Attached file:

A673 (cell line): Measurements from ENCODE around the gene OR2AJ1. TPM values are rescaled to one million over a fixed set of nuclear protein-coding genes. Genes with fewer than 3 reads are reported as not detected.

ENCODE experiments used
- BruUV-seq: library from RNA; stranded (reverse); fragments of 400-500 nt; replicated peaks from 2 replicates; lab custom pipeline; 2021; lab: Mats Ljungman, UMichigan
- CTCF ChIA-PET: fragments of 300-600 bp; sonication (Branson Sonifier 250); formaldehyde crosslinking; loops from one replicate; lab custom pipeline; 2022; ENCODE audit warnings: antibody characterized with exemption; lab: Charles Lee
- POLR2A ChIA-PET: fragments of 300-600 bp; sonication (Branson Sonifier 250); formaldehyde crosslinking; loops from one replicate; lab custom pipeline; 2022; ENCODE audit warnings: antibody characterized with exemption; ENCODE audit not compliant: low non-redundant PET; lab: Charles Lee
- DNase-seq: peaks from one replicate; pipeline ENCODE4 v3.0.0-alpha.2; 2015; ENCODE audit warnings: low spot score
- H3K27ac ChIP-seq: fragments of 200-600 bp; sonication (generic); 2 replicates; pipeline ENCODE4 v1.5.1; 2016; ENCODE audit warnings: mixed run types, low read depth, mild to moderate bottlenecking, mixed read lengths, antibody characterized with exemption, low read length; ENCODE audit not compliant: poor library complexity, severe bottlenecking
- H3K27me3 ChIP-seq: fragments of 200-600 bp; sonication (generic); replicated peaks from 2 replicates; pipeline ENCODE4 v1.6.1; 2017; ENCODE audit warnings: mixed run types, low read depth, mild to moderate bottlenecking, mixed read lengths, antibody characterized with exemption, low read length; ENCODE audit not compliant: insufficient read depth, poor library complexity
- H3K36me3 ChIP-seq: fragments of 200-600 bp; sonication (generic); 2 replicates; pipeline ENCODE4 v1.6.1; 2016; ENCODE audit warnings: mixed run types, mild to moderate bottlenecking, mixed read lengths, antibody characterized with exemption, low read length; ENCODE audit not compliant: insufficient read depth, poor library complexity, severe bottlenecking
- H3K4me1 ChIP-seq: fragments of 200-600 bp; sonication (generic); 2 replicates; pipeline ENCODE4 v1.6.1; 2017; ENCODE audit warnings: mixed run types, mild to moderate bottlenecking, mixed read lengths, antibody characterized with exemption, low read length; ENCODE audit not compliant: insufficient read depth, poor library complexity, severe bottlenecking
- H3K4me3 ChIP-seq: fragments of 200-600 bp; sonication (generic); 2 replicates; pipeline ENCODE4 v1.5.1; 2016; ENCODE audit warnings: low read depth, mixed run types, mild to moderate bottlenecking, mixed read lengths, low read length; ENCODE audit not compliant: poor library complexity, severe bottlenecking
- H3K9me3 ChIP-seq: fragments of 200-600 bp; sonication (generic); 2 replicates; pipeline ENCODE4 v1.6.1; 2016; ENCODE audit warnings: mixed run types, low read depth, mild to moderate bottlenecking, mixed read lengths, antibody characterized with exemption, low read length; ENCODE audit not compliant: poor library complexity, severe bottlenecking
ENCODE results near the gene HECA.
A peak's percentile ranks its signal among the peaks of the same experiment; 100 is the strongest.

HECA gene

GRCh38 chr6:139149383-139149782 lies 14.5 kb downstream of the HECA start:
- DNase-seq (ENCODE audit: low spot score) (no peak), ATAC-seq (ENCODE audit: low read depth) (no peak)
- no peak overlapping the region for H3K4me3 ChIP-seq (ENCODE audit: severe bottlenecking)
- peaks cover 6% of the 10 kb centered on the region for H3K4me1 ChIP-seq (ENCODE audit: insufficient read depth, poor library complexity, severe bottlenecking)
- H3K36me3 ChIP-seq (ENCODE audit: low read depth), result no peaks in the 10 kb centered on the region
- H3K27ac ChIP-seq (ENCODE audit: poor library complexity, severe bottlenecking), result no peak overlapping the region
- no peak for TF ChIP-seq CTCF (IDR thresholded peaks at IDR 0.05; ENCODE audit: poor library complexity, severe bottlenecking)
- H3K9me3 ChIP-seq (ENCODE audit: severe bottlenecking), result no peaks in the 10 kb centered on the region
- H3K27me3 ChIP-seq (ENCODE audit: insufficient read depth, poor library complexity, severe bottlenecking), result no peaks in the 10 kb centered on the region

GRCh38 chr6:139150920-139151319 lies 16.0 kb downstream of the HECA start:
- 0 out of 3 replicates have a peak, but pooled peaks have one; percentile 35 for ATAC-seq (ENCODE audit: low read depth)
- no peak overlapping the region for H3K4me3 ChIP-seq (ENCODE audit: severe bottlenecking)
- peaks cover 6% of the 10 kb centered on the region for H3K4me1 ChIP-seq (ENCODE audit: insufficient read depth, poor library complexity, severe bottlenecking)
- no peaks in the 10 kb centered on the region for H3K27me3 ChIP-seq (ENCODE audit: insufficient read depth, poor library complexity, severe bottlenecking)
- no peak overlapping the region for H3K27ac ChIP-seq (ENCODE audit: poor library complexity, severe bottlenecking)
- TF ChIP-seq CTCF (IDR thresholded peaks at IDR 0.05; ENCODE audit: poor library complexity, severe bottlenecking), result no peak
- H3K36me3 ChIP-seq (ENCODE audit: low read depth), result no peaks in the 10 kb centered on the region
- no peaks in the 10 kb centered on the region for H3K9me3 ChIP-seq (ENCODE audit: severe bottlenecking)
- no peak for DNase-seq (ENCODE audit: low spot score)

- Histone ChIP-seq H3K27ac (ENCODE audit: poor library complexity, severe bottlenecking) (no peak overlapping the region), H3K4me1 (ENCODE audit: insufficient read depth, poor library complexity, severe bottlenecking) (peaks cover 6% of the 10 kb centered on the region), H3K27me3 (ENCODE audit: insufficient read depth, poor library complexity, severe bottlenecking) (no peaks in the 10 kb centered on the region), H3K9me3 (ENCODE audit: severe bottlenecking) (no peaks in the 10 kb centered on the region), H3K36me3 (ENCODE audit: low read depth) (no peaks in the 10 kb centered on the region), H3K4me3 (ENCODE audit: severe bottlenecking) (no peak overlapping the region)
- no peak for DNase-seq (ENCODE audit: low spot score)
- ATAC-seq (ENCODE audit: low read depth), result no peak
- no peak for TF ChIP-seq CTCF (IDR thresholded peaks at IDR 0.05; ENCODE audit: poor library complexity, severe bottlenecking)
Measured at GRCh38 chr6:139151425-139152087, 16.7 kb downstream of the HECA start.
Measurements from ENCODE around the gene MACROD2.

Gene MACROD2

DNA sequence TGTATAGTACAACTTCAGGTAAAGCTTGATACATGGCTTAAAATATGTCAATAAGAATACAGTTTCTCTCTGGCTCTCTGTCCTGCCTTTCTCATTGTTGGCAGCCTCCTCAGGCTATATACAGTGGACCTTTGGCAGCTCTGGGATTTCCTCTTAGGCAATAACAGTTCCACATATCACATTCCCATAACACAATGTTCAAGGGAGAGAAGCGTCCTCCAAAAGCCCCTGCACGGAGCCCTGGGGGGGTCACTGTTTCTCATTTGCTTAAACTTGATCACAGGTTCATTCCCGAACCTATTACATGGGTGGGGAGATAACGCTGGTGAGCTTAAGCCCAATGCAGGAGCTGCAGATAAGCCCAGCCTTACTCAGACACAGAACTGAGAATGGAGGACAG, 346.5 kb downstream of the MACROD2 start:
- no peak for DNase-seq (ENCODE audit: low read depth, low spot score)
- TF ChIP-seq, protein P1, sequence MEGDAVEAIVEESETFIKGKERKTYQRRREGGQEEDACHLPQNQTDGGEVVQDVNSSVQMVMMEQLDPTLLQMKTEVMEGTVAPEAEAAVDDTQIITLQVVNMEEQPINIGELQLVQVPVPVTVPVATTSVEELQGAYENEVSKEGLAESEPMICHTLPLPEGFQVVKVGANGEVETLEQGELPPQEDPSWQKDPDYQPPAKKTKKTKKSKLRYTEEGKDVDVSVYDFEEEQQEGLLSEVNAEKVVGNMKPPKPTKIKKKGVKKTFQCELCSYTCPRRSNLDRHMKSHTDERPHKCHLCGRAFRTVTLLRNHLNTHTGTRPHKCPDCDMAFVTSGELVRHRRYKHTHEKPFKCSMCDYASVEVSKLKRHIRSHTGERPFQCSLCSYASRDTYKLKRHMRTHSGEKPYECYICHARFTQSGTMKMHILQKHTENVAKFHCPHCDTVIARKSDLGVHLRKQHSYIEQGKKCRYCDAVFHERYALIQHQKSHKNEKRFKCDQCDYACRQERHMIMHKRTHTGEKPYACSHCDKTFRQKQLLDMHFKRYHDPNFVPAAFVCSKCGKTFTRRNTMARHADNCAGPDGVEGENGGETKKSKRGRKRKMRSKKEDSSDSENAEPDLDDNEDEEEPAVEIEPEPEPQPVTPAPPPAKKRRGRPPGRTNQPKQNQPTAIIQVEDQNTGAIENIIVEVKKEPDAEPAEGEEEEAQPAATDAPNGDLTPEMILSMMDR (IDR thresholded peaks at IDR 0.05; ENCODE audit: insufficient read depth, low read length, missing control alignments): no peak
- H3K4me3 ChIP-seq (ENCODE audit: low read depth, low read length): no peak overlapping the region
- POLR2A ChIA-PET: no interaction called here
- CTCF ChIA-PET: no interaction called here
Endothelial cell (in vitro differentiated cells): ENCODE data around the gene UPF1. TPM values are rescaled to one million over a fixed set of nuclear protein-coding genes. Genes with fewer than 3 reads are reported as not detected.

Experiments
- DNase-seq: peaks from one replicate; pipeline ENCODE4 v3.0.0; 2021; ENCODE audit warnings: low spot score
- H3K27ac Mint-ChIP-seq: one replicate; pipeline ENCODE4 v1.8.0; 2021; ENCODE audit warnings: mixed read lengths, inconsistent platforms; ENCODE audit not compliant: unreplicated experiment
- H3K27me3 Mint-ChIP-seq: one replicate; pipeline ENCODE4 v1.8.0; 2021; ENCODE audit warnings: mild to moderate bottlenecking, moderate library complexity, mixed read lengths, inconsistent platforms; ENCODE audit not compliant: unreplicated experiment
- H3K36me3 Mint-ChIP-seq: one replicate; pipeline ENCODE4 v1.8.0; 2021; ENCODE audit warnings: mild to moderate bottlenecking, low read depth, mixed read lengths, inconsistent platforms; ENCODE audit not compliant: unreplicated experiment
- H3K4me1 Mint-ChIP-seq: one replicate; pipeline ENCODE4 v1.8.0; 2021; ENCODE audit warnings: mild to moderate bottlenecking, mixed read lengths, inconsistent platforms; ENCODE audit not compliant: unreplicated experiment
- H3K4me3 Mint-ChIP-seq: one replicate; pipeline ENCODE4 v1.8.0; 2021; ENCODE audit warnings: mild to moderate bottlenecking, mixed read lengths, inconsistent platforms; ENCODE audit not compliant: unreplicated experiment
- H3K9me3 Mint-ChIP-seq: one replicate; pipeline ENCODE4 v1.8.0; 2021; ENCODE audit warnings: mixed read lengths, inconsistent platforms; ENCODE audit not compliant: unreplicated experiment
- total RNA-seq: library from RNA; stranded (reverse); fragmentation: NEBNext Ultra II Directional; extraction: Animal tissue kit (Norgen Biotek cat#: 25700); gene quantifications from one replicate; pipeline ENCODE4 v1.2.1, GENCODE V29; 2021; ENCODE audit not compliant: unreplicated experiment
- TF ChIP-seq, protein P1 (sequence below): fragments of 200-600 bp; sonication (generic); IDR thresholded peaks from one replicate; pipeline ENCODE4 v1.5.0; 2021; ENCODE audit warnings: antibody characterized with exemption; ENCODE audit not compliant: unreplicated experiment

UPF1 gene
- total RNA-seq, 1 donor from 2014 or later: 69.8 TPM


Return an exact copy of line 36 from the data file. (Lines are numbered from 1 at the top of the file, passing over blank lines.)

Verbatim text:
- no peak for DNase-seq (ENCODE audit: low spot score)